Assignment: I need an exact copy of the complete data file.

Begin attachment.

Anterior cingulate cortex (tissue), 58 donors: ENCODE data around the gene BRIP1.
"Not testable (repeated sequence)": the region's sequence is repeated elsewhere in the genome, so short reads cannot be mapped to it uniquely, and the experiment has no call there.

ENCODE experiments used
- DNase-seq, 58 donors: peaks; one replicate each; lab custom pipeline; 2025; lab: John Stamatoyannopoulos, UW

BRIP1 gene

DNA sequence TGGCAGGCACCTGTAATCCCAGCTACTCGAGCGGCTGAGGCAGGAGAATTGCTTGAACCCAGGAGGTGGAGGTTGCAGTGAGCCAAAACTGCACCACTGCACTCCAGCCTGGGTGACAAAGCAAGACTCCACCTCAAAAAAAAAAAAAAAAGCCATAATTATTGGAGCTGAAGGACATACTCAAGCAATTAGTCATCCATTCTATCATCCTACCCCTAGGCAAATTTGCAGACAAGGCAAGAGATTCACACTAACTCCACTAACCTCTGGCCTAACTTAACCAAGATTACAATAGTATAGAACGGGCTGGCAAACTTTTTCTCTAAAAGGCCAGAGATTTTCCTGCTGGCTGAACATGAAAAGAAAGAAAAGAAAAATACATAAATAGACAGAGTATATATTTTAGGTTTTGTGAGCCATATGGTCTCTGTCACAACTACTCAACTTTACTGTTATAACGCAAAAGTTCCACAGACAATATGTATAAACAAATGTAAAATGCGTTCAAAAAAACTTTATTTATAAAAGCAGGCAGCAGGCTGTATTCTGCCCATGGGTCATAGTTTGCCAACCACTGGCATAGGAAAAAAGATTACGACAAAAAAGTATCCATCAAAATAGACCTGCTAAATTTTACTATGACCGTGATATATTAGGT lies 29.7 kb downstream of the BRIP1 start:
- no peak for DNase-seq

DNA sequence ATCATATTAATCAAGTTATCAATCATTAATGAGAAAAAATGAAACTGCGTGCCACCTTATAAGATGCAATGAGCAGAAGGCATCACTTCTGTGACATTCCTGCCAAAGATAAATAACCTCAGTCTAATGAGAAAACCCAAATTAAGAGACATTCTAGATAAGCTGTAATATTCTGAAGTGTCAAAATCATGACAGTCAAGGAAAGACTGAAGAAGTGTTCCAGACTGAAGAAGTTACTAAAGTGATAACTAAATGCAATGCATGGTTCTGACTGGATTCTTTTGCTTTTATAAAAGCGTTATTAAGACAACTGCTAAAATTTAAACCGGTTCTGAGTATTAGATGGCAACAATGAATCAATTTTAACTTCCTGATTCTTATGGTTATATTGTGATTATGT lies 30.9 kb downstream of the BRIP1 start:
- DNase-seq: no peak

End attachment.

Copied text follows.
Anterior cingulate cortex (tissue), 58 donors: ENCODE data around the gene BRIP1.
"Not testable (repeated sequence)": the region's sequence is repeated elsewhere in the genome, so short reads cannot be mapped to it uniquely, and the experiment has no call there.

ENCODE experiments used
- DNase-seq, 58 donors: peaks; one replicate each; lab custom pipeline; 2025; lab: John Stamatoyannopoulos, UW

BRIP1 gene

DNA sequence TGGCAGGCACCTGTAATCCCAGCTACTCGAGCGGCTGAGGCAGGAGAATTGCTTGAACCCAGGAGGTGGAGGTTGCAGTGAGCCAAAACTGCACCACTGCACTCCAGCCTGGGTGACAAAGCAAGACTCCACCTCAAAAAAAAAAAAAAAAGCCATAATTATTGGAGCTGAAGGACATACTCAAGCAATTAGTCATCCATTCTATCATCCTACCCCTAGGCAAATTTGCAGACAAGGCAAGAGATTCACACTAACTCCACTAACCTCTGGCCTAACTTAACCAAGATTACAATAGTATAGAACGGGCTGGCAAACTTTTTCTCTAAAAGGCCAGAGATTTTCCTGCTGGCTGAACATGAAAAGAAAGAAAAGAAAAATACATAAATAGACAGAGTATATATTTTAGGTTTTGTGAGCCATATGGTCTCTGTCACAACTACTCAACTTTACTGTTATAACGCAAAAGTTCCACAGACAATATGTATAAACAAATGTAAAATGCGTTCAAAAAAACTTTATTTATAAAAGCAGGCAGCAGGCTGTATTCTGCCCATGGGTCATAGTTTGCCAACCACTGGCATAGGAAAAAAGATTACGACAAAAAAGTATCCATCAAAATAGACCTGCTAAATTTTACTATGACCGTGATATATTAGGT lies 29.7 kb downstream of the BRIP1 start:
- no peak for DNase-seq

DNA sequence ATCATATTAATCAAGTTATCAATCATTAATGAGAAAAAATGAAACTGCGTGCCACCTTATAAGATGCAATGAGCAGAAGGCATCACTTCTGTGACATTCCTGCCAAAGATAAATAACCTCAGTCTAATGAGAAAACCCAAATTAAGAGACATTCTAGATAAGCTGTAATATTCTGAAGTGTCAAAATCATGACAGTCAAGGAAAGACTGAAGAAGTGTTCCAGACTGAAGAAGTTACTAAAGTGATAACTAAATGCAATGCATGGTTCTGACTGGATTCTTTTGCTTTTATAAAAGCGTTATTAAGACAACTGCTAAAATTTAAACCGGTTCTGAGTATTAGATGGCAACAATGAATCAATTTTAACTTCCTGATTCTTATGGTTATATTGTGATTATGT lies 30.9 kb downstream of the BRIP1 start:
- DNase-seq: no peak